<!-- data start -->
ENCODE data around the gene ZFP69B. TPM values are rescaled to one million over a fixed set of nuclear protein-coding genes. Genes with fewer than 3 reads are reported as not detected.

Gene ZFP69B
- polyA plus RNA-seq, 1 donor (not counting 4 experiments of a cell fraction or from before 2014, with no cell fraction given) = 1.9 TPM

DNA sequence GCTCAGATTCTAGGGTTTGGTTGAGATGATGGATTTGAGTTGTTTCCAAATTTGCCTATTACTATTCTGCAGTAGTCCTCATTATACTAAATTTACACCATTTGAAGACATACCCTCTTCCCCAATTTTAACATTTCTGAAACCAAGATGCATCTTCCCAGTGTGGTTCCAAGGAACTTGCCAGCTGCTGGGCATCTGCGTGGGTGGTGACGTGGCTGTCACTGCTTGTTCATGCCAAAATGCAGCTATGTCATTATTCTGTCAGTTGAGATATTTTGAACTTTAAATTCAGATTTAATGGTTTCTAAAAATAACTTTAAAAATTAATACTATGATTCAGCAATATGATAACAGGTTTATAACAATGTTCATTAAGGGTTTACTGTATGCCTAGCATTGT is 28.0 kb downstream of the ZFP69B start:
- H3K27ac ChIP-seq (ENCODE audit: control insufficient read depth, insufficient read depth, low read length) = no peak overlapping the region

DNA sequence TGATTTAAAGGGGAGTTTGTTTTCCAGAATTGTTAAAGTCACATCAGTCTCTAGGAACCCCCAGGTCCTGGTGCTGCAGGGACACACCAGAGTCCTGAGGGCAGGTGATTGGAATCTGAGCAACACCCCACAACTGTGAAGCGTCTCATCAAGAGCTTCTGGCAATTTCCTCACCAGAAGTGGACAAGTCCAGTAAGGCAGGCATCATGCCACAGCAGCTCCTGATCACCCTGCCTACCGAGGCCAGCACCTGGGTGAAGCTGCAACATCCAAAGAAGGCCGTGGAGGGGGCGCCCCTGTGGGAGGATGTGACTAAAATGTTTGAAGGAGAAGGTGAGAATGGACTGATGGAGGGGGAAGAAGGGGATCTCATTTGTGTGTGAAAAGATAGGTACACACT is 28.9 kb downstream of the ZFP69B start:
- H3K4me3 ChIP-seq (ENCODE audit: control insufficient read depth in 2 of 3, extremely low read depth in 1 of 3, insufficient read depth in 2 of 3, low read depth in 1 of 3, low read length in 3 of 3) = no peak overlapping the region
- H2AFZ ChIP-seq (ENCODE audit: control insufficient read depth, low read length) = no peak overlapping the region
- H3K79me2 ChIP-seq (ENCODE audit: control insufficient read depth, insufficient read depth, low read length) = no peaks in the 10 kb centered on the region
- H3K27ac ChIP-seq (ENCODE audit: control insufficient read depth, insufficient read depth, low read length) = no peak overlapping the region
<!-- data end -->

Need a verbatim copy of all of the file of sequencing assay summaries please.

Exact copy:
ENCODE data around the gene ZFP69B. TPM values are rescaled to one million over a fixed set of nuclear protein-coding genes. Genes with fewer than 3 reads are reported as not detected.

Gene ZFP69B
- polyA plus RNA-seq, 1 donor (not counting 4 experiments of a cell fraction or from before 2014, with no cell fraction given) = 1.9 TPM

DNA sequence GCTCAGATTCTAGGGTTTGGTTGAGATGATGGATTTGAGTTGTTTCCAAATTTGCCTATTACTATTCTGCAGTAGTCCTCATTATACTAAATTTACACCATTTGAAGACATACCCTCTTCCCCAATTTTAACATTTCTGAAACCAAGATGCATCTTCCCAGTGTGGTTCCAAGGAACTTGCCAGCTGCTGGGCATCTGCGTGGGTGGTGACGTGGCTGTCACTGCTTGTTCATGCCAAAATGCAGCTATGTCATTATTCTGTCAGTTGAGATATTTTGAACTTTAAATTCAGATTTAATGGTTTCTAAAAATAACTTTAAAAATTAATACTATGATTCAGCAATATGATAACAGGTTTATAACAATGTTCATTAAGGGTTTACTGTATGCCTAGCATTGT is 28.0 kb downstream of the ZFP69B start:
- H3K27ac ChIP-seq (ENCODE audit: control insufficient read depth, insufficient read depth, low read length) = no peak overlapping the region

DNA sequence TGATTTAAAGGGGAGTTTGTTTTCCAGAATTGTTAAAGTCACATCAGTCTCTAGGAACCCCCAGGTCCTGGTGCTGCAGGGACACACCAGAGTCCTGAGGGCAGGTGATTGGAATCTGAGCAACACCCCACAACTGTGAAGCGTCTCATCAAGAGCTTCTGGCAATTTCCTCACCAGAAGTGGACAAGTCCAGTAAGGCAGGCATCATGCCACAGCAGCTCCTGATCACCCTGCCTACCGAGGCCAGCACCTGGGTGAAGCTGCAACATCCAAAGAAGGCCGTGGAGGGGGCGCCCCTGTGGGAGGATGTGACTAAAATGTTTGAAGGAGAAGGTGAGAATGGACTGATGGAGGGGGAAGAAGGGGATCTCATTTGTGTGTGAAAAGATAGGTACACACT is 28.9 kb downstream of the ZFP69B start:
- H3K4me3 ChIP-seq (ENCODE audit: control insufficient read depth in 2 of 3, extremely low read depth in 1 of 3, insufficient read depth in 2 of 3, low read depth in 1 of 3, low read length in 3 of 3) = no peak overlapping the region
- H2AFZ ChIP-seq (ENCODE audit: control insufficient read depth, low read length) = no peak overlapping the region
- H3K79me2 ChIP-seq (ENCODE audit: control insufficient read depth, insufficient read depth, low read length) = no peaks in the 10 kb centered on the region
- H3K27ac ChIP-seq (ENCODE audit: control insufficient read depth, insufficient read depth, low read length) = no peak overlapping the region